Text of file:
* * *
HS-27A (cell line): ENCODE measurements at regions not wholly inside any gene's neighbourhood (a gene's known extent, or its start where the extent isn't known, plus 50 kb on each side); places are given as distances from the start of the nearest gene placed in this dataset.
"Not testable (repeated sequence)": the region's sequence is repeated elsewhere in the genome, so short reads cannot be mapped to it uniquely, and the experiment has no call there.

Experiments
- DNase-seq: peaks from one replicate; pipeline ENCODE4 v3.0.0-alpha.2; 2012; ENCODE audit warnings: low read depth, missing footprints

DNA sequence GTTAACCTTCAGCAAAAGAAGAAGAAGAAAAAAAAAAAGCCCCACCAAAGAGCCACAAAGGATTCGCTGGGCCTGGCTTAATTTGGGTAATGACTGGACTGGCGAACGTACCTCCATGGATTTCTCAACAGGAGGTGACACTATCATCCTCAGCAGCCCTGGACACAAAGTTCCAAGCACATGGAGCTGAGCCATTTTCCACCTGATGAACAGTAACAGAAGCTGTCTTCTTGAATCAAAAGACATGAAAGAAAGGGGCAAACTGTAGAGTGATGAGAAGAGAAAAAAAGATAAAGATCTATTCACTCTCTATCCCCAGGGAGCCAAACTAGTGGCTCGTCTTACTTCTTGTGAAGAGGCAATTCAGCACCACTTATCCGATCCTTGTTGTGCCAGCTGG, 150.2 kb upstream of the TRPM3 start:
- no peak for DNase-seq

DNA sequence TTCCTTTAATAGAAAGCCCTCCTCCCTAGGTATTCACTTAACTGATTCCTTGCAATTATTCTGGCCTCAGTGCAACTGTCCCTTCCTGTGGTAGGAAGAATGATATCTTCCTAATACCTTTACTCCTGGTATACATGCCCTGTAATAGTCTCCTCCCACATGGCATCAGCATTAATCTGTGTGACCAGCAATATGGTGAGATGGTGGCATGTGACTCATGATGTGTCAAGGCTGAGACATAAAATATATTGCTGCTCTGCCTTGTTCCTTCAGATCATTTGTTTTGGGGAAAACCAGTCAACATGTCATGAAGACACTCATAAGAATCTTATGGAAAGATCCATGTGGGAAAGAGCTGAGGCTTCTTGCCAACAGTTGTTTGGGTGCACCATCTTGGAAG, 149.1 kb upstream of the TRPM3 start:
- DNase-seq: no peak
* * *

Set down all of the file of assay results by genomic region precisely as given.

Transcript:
HS-27A (cell line): ENCODE measurements at regions not wholly inside any gene's neighbourhood (a gene's known extent, or its start where the extent isn't known, plus 50 kb on each side); places are given as distances from the start of the nearest gene placed in this dataset.
"Not testable (repeated sequence)": the region's sequence is repeated elsewhere in the genome, so short reads cannot be mapped to it uniquely, and the experiment has no call there.

Experiments
- DNase-seq: peaks from one replicate; pipeline ENCODE4 v3.0.0-alpha.2; 2012; ENCODE audit warnings: low read depth, missing footprints

DNA sequence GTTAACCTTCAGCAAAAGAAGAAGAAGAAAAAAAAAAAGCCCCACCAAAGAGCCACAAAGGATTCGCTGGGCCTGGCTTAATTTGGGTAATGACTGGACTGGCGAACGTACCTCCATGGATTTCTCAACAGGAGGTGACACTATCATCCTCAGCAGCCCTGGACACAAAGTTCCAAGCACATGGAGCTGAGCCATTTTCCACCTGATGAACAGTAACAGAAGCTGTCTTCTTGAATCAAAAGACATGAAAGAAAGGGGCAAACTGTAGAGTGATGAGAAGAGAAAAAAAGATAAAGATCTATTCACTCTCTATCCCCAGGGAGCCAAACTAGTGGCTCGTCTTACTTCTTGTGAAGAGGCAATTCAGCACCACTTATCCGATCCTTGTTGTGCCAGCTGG, 150.2 kb upstream of the TRPM3 start:
- no peak for DNase-seq

DNA sequence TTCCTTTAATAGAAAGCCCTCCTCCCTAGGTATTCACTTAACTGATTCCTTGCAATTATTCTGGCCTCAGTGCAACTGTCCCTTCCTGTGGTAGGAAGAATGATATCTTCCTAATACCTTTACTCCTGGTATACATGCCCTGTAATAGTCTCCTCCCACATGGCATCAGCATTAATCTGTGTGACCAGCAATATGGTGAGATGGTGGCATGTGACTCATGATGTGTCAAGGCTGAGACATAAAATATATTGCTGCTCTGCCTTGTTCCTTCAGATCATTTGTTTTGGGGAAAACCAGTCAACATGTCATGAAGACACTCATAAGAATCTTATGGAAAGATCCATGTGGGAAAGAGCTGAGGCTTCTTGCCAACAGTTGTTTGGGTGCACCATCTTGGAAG, 149.1 kb upstream of the TRPM3 start:
- DNase-seq: no peak